It started with just 50 banners.
The 1991 U.S. Open presented an opportunity for Luke Melchert. The Chaska city attorney and local Lions Club had an idea of hanging up promotional banners around the city before the major golf tournament, and then selling them after the tournament as a fundraiser.
Signed by champion Payne Stewart that year, each banner sold for $250.
Twenty-eight years later, before the 2019 KPMG Women’s PGA Championship at Hazeltine National Golf Club, June 18-23, the banner tradition continues.
This year, the Lions are preparing 25 banners for the tournament. They are being displayed along Highway 41 over the Highway 212 bridge and through downtown, and in the City Hall plaza.
If demand goes beyond those 25, Melchert said that they could possibly make more. But for now, the banners will be taken down the Saturday of the tournament and sold on a first-come first-serve basis.
Melchert said that the selling price will remain exactly the same as it did during the first go-around. The only difference is the cost to make each banner has risen from $90 to $170. They save some money, however, because the city hangs the banners up for free.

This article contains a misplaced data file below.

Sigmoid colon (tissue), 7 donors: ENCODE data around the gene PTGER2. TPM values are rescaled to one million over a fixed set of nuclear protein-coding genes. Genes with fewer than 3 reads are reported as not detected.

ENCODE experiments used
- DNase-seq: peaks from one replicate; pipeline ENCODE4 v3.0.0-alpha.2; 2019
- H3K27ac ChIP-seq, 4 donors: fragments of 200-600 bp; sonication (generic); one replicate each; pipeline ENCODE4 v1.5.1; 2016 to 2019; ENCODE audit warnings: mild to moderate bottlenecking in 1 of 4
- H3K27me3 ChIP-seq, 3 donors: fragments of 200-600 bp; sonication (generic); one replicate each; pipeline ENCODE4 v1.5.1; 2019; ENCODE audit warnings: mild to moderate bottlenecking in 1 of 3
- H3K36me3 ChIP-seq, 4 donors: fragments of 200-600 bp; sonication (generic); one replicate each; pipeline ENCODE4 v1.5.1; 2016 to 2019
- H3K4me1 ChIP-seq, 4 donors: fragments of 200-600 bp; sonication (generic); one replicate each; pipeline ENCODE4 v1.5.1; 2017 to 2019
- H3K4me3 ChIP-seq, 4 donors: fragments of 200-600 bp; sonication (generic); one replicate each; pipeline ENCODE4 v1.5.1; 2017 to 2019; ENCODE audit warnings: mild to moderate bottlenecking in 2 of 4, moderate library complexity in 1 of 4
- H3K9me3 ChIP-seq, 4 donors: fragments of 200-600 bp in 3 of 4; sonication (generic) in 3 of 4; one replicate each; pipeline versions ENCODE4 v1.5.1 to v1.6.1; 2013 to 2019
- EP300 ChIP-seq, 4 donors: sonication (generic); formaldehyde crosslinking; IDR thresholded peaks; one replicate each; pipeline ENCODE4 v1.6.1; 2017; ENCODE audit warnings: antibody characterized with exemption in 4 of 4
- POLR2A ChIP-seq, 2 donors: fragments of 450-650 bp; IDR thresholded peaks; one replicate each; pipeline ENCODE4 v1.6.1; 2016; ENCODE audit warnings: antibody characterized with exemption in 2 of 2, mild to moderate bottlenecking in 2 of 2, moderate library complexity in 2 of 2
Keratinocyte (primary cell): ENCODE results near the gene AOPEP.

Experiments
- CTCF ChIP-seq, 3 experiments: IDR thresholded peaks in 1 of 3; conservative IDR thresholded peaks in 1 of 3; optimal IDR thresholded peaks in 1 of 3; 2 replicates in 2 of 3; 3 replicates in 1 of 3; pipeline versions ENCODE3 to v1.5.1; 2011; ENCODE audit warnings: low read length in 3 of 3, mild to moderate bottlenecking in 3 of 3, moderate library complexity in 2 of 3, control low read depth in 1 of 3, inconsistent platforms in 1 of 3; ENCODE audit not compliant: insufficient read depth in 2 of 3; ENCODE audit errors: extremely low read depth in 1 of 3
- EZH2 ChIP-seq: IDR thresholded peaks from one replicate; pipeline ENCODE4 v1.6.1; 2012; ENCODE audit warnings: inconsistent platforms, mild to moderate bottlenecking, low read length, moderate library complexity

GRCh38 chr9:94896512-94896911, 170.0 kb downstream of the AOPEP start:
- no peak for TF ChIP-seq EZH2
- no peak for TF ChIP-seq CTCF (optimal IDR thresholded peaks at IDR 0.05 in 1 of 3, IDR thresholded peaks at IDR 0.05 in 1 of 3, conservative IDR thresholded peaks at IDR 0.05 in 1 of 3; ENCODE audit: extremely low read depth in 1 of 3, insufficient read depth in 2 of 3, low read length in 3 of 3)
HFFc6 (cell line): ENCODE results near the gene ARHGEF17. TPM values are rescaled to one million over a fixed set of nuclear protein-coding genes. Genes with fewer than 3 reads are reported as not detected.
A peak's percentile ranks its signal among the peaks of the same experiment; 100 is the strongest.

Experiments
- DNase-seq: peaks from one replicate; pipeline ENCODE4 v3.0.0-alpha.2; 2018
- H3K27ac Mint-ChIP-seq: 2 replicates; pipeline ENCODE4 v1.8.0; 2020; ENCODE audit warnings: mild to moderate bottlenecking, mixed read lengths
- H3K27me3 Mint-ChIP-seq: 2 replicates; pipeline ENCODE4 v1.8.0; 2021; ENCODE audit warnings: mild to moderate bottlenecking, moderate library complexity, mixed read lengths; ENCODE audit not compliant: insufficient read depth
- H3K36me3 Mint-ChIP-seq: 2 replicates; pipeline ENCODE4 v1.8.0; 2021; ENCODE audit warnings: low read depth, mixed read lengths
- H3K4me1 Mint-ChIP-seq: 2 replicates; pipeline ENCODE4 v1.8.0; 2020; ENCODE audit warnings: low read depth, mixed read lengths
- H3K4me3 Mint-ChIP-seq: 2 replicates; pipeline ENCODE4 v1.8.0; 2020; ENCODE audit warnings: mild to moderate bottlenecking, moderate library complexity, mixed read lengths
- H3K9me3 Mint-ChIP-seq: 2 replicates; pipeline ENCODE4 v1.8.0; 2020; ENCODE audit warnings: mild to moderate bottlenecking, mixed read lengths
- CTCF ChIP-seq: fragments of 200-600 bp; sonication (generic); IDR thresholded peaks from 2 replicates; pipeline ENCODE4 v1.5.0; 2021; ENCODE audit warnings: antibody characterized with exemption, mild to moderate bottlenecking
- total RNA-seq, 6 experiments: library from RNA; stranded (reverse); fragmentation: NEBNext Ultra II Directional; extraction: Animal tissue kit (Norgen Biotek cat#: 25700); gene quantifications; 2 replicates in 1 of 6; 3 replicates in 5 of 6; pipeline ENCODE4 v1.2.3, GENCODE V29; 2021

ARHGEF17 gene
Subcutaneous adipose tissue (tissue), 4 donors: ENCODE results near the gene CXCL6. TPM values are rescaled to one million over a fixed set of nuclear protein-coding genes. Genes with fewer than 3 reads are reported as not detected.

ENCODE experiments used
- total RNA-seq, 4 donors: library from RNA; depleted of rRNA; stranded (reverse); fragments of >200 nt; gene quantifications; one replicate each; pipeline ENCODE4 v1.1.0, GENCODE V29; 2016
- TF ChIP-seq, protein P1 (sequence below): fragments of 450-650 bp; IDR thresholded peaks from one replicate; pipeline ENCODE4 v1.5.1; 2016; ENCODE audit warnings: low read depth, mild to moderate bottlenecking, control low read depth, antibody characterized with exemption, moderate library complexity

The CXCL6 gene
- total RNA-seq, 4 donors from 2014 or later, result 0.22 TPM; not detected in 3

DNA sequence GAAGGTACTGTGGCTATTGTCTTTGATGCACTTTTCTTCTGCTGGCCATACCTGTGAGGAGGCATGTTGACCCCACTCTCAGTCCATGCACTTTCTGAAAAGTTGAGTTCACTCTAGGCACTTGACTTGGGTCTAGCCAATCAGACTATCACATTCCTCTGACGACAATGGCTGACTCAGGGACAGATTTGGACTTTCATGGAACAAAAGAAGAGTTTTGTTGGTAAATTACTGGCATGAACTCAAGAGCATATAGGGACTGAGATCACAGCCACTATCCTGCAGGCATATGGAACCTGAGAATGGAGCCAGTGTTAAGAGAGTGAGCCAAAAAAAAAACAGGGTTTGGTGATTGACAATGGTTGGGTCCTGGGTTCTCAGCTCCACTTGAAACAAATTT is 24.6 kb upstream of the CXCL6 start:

When the Ryder Cup took place at Hazeltine in 2016, Melchert remembered putting up 100 banners in the city. However, they weren't able to even sell 50, even though they were signed by the team captains.
One problem, Melchert thinks, was that the banners were crammed with words. “They were difficult to read,” he said.
Chaska City Administrator Matt Podhradsky has been with the city since 2001. He is surprised that more people in the city are not aware of the Lion's golf banner fundraiser. “I think most people probably don’t know it’s a fundraiser,” he said.
Since 1985, when Minnesota enacted a charitable gambling law, the Chaska Lions Club has raised roughly $150,000 annually, primarily through pull-tabs, to give away to more than 30 local charities, such as the Southern Valley Alliance for Battered Women, Love INC of Eastern Carver County and Bountiful Basket Food Shelf.
In the last 34 years of running charitable gambling, the Lions have raised more than $4 million to give to organizations in the community.
During past banner fundraisers, the Lions have made roughly $7,500 every major golf tournament played at Hazeltine.
Melchert said that the board of directors then decides what charities will receive the money and how much of it, with 90% of the money given to local organizations.
Podhradsky sees how the city has benefited from the Lions championing the fundraiser.
“It speaks to how powerful a community can be if we work together.”